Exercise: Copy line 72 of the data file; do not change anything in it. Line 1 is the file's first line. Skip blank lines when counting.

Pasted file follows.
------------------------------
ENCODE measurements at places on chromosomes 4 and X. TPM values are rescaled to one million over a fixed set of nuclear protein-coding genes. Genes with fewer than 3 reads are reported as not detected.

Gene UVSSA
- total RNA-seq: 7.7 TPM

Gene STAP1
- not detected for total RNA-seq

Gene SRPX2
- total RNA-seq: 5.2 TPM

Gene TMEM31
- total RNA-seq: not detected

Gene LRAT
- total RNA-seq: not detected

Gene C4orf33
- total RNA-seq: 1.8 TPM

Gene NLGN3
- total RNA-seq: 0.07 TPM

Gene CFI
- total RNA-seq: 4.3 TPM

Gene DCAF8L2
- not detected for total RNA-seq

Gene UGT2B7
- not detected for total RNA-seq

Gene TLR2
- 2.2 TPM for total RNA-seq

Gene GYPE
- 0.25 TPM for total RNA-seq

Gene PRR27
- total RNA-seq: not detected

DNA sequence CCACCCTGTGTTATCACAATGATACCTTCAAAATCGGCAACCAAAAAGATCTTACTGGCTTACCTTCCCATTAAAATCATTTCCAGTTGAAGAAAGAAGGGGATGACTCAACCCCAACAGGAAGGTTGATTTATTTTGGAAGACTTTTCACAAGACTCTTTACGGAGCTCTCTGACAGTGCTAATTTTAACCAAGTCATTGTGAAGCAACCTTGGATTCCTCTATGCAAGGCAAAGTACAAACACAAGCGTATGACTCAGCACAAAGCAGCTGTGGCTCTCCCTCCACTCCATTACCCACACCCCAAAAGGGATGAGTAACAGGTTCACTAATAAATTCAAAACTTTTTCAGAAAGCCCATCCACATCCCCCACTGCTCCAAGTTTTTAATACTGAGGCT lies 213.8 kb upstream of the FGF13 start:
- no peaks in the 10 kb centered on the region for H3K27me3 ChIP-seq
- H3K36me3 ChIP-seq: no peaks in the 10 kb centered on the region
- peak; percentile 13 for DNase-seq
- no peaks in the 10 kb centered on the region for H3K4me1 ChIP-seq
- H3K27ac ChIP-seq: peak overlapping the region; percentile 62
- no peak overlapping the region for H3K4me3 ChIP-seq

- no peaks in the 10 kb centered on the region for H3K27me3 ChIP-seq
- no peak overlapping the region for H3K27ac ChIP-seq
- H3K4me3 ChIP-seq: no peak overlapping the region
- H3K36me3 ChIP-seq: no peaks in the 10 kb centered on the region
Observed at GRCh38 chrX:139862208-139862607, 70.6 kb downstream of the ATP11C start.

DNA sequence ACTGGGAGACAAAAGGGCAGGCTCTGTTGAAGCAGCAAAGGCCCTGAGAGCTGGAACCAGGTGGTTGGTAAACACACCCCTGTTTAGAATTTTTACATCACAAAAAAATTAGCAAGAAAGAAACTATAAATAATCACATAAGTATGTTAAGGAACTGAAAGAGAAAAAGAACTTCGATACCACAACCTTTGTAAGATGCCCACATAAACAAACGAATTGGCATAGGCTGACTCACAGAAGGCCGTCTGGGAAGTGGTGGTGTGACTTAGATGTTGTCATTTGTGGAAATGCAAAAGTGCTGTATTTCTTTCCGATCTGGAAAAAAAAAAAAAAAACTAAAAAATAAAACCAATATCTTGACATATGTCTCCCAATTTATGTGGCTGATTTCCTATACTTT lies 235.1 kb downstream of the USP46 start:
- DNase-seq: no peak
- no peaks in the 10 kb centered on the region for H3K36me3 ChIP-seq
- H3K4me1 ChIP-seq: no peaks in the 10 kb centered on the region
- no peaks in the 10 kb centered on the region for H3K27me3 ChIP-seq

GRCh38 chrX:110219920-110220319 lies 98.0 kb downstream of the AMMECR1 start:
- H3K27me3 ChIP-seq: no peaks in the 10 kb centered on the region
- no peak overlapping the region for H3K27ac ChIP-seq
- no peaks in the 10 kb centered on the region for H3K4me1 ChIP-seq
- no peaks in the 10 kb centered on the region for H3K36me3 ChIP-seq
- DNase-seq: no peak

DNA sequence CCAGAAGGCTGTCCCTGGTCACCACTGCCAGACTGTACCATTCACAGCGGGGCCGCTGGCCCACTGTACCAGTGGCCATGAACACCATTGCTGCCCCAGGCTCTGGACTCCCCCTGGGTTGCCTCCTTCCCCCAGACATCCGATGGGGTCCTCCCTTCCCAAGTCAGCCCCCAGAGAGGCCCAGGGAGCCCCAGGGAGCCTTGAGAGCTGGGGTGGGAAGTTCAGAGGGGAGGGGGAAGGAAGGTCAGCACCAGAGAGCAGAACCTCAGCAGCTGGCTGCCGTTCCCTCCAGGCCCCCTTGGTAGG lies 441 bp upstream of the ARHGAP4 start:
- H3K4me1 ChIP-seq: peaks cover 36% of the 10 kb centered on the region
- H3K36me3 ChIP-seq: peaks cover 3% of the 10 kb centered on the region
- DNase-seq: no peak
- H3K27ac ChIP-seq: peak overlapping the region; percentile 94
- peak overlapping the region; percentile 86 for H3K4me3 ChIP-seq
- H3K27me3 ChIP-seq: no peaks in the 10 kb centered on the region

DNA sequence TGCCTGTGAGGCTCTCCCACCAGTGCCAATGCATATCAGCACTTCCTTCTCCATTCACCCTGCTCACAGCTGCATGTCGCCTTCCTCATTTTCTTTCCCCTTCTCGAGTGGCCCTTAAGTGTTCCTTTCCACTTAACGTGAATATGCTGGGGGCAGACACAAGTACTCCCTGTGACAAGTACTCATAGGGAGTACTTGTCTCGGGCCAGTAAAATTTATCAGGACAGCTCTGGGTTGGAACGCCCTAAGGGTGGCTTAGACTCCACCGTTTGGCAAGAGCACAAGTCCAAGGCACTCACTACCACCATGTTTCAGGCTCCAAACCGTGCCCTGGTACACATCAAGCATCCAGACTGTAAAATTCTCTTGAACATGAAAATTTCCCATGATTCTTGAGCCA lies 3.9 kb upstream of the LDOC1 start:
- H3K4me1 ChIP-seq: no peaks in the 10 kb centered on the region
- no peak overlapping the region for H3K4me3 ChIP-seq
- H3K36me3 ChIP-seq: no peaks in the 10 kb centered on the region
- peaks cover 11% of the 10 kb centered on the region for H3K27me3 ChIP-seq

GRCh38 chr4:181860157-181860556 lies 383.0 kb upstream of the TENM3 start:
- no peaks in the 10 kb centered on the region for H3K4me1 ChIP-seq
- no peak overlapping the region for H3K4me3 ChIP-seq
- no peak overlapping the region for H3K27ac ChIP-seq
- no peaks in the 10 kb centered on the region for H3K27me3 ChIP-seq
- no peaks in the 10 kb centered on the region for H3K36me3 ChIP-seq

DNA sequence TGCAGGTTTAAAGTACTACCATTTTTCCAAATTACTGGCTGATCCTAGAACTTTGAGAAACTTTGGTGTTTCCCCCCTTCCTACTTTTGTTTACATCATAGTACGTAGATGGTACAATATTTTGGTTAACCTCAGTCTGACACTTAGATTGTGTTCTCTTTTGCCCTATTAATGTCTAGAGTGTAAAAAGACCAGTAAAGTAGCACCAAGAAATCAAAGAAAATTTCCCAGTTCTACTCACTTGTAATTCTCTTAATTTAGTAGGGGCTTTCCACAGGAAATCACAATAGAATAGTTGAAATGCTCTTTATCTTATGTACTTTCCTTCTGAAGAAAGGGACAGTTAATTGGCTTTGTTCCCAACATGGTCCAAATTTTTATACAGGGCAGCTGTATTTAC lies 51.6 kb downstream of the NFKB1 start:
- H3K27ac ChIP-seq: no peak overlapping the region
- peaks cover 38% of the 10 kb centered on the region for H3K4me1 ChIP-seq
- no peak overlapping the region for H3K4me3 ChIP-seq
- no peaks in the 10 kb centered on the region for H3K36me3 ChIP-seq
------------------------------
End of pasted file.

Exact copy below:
- no peak overlapping the region for H3K4me3 ChIP-seq